You can detect local memory anomalies through the Logical View tab. If NumObjectRefsInScope, NumLocalObjects, or UsedLocalObjectMemory keeps growing without bound, it can lead to out of memory errors or eviction of objectIDs that your program still wants to use.
Use profiling features when you want to find bottlenecks in your Ray applications.
Clicking one of the profiling buttons on the dashboard launches py-spy, which will profile your actor process for the given duration. Once the profiling has been done, you can click the “profiling result” button to visualize the profiling information as a flamegraph.
This visualization can help reveal computational bottlenecks.
The profiling button currently only works when you use passwordless
It is still experimental. Please report any issues you run into.
More information on how to interpret the flamegraph is available at https://github.com/jlfwong/speedscope#usage.
Machine/Worker Hierarchy: The dashboard visualizes hierarchical relationship of workers (processes) and machines (nodes). Each host consists of many workers, and you can see them by clicking the + button.
You can hide it again by clicking the - button.
Resource configuration is represented as
([Resource]: [Used Resources] / [Configured Resources]).
For example, when a Ray cluster is configured with 4 cores,
ray.init(num_cpus=4), you can see (CPU: 0 / 4).
When you spawn a new actor that uses 1 CPU, you can see this will be (CPU: 1/4).
Below is an example.
import ray ray.init(num_cpus=4) @ray.remote(num_cpus=1) class A: pass a = A.remote()
Host: If it is a node, it shows host information. If it is a worker, it shows a pid.
Workers: If it is a node, it shows a number of workers and virtual cores. Note that number of workers can exceed number of cores.
Uptime: Uptime of each worker and process.
CPU: CPU usage of each node and worker.
RAM: RAM usage of each node and worker.
Disk: Disk usage of each node and worker.
Sent: Network bytes sent for each node and worker.
Received: Network bytes received for each node and worker.
Logs: Logs messages at each node and worker. You can see log messages by clicking it.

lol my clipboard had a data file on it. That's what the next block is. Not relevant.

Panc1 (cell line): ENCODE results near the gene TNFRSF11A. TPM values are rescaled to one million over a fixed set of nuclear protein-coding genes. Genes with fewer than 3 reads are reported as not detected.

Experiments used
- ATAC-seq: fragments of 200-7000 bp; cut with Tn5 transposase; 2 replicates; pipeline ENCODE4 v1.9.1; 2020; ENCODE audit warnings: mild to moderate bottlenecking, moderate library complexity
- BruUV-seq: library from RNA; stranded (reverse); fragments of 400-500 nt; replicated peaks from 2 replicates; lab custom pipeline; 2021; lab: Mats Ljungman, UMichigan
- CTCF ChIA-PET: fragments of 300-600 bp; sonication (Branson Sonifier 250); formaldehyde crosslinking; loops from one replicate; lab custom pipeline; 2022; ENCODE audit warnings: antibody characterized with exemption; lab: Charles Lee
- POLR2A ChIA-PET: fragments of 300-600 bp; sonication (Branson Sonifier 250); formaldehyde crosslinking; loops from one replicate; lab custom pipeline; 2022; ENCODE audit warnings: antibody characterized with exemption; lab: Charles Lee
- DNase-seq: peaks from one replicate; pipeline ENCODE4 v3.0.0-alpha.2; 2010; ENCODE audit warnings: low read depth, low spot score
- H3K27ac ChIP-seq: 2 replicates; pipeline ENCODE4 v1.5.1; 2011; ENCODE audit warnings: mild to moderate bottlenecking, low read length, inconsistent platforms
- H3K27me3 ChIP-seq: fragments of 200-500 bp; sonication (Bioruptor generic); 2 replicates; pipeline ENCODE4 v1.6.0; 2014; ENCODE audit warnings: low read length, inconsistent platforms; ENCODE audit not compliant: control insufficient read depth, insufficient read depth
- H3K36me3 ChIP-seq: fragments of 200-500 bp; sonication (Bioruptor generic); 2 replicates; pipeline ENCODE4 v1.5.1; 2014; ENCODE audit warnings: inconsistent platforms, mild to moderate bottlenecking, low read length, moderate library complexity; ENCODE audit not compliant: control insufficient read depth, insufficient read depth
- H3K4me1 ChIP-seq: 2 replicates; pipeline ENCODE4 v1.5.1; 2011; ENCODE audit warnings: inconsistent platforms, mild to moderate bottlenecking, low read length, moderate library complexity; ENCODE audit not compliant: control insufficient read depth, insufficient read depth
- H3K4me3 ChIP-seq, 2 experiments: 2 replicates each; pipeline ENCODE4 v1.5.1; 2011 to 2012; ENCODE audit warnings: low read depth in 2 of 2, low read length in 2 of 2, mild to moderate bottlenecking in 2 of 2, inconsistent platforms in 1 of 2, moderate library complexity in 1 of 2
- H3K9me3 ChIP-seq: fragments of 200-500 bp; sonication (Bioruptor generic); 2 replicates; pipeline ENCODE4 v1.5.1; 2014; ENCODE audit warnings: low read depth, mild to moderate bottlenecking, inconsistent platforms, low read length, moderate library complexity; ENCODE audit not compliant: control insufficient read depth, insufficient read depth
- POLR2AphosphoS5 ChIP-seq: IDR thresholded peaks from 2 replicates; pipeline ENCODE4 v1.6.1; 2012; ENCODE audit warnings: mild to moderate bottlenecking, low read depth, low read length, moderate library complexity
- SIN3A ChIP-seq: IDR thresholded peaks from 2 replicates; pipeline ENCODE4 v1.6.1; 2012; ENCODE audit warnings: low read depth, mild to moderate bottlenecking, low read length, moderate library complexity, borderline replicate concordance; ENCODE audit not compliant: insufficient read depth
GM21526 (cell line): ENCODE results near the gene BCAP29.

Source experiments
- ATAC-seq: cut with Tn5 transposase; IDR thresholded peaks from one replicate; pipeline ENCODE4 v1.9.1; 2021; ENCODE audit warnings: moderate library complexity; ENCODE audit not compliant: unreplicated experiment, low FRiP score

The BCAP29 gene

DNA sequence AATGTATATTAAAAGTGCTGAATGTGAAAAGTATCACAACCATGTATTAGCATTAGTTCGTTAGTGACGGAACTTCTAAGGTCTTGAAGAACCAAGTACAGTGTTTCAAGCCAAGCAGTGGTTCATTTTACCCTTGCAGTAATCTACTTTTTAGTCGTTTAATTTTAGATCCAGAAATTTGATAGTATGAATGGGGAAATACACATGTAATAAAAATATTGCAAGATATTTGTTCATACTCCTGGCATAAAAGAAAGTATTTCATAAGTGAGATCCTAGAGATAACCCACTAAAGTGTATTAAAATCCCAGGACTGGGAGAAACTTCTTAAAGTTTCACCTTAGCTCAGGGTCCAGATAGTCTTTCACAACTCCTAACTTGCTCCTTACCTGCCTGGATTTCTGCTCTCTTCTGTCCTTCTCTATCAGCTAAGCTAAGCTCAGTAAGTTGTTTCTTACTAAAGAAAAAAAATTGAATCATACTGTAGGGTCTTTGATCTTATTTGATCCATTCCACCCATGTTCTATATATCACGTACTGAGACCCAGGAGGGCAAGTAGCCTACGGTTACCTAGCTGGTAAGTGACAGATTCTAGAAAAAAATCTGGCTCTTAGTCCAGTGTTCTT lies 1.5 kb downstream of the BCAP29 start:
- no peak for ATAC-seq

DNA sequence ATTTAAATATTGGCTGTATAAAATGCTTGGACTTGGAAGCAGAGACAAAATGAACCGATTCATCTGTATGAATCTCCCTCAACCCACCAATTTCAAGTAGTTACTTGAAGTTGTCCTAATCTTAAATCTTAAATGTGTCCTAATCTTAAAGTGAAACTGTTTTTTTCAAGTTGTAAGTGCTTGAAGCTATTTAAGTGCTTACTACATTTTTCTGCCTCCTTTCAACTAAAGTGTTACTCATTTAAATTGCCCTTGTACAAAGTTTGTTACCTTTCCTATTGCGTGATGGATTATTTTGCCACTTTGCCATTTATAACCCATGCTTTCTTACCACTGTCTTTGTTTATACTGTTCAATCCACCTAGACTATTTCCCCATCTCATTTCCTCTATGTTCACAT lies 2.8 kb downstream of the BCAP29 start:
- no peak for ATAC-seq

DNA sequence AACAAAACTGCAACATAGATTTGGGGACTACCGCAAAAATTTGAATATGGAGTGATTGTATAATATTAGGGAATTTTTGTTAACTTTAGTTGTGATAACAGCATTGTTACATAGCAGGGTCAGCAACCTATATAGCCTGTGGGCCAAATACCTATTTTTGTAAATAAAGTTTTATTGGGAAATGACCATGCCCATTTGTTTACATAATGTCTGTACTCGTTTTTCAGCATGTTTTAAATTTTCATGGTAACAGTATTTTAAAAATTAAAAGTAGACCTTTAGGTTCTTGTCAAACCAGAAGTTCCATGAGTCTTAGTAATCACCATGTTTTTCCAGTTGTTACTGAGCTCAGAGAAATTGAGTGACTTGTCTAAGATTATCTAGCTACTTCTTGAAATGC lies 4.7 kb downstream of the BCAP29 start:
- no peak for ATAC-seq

Errors: Error messages at each node and worker. You can see error messages by clicking it.
Title: Name of an actor and its arguments.
State: State of an actor. - Alive - Restarting - Dead - Infeasible (cannot be created due to not enough available resources (e.g. CPUs, GPUs, memory) in the cluster, even at full capacity) - Pending Creation - Dependencies Unready (waiting for one or more of its arguments to be ready)
Number of Excuted Tasks: A number of completed method calls for this actor.
Number of ObjectRefs In Scope: The number of object refs in scope for this actor, which correspond to objects in the Ray object store. object refs in scope will not be evicted unless object stores are full.
Number of Local Objects: Number of object refs that are in this actor’s local memory. Only big objects (>100KB) reside in plasma object stores, and other small objects are staying in local memory.
Used Local Object Memory: Used memory used by local objects.
kill actor: A button to kill an actor in a cluster. It has the same effect as calling
ray.kill on an actor handle.
profile: A button to run profiling. We currently support profiling for 10s,
30s and 60s. It requires passwordless
sudo. The result of profiling is a py-spy html output displaying how much CPU time the actor spent in various methods.
Pause Collection: A button to stop/continue updating Ray memory tables.
IP Address: Node IP Address where a Ray object is pinned.
PID: ID of a process where a Ray object is being used.
Type: Type of a process. It is either a driver or worker.
Object Ref: Object ref of a Ray object.
Object Size Object Size of a Ray object in bytes.
Reference Type: Reference types of Ray objects. Checkout the ray memory command to learn each reference type.
Call Site: Call site where this Ray object is referenced, up to three stack frames deep.
If you are using the cluster launcher, this Configuration defined at
cluster.yaml is shown.
See Cluster.yaml reference for more details.
Trial ID: Trial IDs for hyperparameter tuning.
Job ID: Job IDs for hyperparameter tuning.
STATUS: Status of each trial.
Start Time: Start time of each trial.
Hyperparameters: There are many hyperparameter users specify. All of values will be visible at the dashboard.